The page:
30 Most Famous Indian Festivals That You Should Experience At Least Once in Your Life
Posted On June 27, 2020
There are many festivals that we celebrate in India. Like our cultures, our festivals are also diverse in nature and varied. We have the luxury to choose what we want to celebrate, and in which state. That is what makes our country unique. In fact, most Indians are so entwined that we do not fall short of celebrating anything. Here is a list of just some of the popular Indian festivals that you would want to know a little about and maybe at least experience for sure when you are here.
Table of Contents
List of 30 Most Famous Indian Festival
1. Raksha Bandhan
This has to be unique to our lives. This certainly is one of those festivals that makes brothers and sisters feel special. It is a tradition where the sister ties a ‘rakhi’ to the brother and typically receives gifts or cash in return. It is about the celebration of the brother-sister relationship and many people have adapted it though it may have not originally been part of their culture.
Holi also called the ‘festival of color’ is something that one must experience at least once in your life. This is when the colors come out and people celebrate them by throwing color at each other. It is the celebration of the winning of good over evil and is celebrated across the country. If you are playing Holi with your friends and family, you are sure to have a lot of fun.
The festival of lights is one of the famous festivals of India. This is a festival where most people light Diyas in their house and burst crackers. Typically celebrated between mid-October and mid-November, this festival brings people together to celebrate light over darkness. It is also associated with Goddess Lakshmi, the goddess of wealth and many also pray to the goddess during that day for wealth and prosperity.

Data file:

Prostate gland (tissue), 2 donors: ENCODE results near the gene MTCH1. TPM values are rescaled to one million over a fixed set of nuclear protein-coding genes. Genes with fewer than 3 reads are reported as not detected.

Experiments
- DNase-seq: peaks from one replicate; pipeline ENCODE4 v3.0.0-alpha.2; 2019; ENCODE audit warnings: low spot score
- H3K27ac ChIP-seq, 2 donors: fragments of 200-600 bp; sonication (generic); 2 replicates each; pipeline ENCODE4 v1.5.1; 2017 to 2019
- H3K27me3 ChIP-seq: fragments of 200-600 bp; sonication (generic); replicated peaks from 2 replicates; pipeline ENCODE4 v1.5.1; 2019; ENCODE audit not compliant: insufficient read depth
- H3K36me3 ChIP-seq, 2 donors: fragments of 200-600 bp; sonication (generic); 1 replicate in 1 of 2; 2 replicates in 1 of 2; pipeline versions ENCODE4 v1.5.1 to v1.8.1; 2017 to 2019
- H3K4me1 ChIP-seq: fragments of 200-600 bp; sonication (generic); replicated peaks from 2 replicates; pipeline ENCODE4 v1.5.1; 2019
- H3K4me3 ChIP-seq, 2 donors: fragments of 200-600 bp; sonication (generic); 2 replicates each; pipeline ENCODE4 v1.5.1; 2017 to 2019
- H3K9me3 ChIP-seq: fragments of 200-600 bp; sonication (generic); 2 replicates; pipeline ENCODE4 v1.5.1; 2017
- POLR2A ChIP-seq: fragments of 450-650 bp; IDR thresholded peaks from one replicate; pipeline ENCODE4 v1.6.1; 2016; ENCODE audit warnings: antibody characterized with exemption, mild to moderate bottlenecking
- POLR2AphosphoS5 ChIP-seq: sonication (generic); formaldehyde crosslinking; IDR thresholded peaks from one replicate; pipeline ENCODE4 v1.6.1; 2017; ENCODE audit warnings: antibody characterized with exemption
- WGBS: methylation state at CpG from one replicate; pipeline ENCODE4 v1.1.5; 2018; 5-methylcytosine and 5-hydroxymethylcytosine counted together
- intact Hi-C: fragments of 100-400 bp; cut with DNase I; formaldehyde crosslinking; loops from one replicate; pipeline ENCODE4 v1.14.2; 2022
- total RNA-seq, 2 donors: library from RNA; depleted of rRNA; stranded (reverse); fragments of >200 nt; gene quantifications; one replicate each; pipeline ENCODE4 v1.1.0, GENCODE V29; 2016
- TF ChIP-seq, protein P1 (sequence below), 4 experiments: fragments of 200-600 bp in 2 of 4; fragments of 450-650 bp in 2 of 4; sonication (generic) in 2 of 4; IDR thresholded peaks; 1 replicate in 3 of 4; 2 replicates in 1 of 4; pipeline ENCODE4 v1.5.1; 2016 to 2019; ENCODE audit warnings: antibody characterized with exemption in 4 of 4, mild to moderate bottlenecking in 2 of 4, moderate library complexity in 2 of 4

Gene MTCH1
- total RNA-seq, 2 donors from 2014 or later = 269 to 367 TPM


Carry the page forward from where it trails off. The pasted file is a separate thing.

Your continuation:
Typically celebrated in August or September this is a festival of purifying your soul, and is celebrated over 8-10 days. The five main vows are celebrated during this time namely Satya (Truth), Ahiṃsā (Non-violence), Brahmacharya (Chastity), Asteya (Non-stealing), and Aparigraha (Non-possession). The last day is when you ask for forgiveness by saying ‘michhami dukkadam’ to all living beings.
5. Krishna Jayanthi
Also celebrated as Krishna Janmashtami, this is considered the celebration of the birth of Lord Krishna. Millions create food prints in their house with children to indicate the arrival of Krishna. The next day of Krishna Janmashtami is celebrated as Gokulakshmi where people get together and play Dahi Handi which is a team sport and a whole lot of fun.
The Christmas tree in the house decorated to individual tastes and the stars across the cities will indicate to you the arrival of Christmas. The celebration of the birth of Christ. Though Christmas is celebrated on 25th December, many celebrate it before and after that day. Santa Claus and his gifts are important and an indicator that we were well behaved through most of the year if not all.
The festival of breaking the fast. After a long fast of Ramadan, Eid is celebrated by breaking the fast. Depending on when the moon sighting happens, Eid is celebrated in May. Families come together after long fasting. New clothes, delicious food, collective prayer, wishing each other Eid Mubarak are all part of the celebration.
8. Dussehra, Golu, Navratri, Durga pooja
This is an interesting festival period that is celebrated in different parts of the country differently, but celebrated non the less. If you go east to Bengal, you will witness the burning of Ravana with 10 heads, and pandals of Goddess Durga. If you go west you see greatly dressed people doing the Garba and dandiya and having a party and fasting. If you come down south you will see houses decked up with Golu and sharing sweets and spicy treats.
9. Ganesh Chaturthi
Ganesh Chaturthi is a celebration of Lord Ganapathi’s arrival to the world from Kailasha. One of the loudest celebrations may happen in Maharashtra which is the host to the famous Siddhivinayak temple. But other states do not fall behind. Come Ganesh Chaturthi, most people have their own version of him at their home and visit other’s that have them. Also, the visarjan that happens is a big event.
Celebrating the harvest and other blessings of the year that has passed is what Thanksgiving is all about. Friends and families come to share the fruit of what the universe has given. Without a doubt, it is one of those celebrations that give you a reason to reconnect and revisit people that matter to you and share a meal.